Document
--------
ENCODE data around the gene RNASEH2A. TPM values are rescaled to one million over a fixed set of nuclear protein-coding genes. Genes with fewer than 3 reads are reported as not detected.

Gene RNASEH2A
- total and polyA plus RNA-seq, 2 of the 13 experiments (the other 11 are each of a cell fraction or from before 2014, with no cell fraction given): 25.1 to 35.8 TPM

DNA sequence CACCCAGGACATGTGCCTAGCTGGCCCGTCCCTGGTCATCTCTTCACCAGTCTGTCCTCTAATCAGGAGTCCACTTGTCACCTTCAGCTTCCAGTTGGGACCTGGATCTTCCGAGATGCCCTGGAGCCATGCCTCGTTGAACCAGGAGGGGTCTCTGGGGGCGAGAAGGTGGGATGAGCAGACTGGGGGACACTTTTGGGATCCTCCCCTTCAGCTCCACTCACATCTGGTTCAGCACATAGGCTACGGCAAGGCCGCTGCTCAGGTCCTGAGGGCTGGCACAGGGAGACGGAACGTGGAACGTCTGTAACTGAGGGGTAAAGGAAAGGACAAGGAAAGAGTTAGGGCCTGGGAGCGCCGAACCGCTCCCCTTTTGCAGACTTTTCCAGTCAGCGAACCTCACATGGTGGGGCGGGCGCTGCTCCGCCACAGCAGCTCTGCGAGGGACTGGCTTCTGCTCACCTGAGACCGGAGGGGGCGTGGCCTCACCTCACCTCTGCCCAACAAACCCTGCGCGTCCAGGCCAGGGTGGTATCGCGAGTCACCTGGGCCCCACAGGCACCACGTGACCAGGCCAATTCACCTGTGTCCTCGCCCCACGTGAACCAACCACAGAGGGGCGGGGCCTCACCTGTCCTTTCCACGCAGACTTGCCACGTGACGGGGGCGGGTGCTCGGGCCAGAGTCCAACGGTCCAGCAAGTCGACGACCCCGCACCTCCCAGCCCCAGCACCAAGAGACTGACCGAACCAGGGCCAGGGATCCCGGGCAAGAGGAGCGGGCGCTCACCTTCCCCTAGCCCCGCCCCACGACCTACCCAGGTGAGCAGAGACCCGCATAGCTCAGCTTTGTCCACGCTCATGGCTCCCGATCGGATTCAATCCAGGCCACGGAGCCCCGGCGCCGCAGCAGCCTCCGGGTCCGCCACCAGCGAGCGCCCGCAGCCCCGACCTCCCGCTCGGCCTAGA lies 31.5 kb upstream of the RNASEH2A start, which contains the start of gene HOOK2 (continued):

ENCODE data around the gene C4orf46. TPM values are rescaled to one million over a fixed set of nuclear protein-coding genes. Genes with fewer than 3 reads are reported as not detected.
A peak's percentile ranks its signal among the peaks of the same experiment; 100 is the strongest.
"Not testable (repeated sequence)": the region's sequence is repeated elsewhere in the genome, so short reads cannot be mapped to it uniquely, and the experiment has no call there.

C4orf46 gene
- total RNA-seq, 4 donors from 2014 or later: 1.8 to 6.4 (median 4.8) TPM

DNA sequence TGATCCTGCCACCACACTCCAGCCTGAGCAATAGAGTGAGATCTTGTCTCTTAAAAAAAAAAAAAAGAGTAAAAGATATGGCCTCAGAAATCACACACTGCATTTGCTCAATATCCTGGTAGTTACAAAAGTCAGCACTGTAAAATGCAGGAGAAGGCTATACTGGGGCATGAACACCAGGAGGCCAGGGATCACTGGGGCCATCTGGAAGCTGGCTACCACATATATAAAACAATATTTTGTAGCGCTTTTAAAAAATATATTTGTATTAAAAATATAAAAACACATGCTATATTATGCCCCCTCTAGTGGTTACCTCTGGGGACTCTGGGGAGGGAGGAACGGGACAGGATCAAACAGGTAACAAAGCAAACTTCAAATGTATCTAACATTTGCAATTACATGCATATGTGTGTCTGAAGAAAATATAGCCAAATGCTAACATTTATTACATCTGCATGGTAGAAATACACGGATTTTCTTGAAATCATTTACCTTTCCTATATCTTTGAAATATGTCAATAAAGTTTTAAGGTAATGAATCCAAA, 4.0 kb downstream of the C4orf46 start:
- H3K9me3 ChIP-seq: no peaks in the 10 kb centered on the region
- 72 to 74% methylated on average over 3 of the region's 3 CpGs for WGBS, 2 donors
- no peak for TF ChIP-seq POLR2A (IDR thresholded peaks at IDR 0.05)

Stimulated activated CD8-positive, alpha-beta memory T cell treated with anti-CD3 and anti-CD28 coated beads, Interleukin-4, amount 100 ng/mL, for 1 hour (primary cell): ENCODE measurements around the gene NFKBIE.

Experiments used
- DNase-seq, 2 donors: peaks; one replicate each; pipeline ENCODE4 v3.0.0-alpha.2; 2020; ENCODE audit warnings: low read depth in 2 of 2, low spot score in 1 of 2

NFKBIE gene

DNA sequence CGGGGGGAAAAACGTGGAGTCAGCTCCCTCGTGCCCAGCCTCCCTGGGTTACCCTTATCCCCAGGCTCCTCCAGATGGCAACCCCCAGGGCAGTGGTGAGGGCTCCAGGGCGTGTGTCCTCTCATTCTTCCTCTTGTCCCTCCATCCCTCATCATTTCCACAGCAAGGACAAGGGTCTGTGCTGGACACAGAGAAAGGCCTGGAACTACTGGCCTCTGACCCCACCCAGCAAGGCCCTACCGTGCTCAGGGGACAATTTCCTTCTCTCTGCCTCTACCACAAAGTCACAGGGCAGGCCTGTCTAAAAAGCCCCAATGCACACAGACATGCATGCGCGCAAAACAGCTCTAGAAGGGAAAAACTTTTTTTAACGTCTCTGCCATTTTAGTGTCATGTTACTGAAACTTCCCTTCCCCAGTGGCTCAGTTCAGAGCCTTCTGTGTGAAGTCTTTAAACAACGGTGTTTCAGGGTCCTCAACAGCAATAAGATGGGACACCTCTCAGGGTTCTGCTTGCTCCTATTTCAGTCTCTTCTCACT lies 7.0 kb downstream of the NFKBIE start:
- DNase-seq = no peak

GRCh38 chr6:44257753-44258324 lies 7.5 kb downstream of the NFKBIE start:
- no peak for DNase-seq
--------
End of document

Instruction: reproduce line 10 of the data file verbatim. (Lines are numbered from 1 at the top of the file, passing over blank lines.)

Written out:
DNA sequence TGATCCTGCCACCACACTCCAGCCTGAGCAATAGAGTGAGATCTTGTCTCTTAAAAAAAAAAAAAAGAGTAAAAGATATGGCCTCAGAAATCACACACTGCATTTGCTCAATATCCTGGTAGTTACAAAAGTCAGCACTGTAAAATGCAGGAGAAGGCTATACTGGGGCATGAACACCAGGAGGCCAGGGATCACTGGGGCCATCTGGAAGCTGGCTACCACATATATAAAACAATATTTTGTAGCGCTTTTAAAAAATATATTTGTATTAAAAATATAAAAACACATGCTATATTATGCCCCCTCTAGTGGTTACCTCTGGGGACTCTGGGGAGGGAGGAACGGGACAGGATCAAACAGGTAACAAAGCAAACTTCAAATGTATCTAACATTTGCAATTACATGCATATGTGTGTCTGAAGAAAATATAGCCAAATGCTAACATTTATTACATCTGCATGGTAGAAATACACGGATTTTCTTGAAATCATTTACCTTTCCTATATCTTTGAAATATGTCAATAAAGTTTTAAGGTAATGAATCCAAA, 4.0 kb downstream of the C4orf46 start: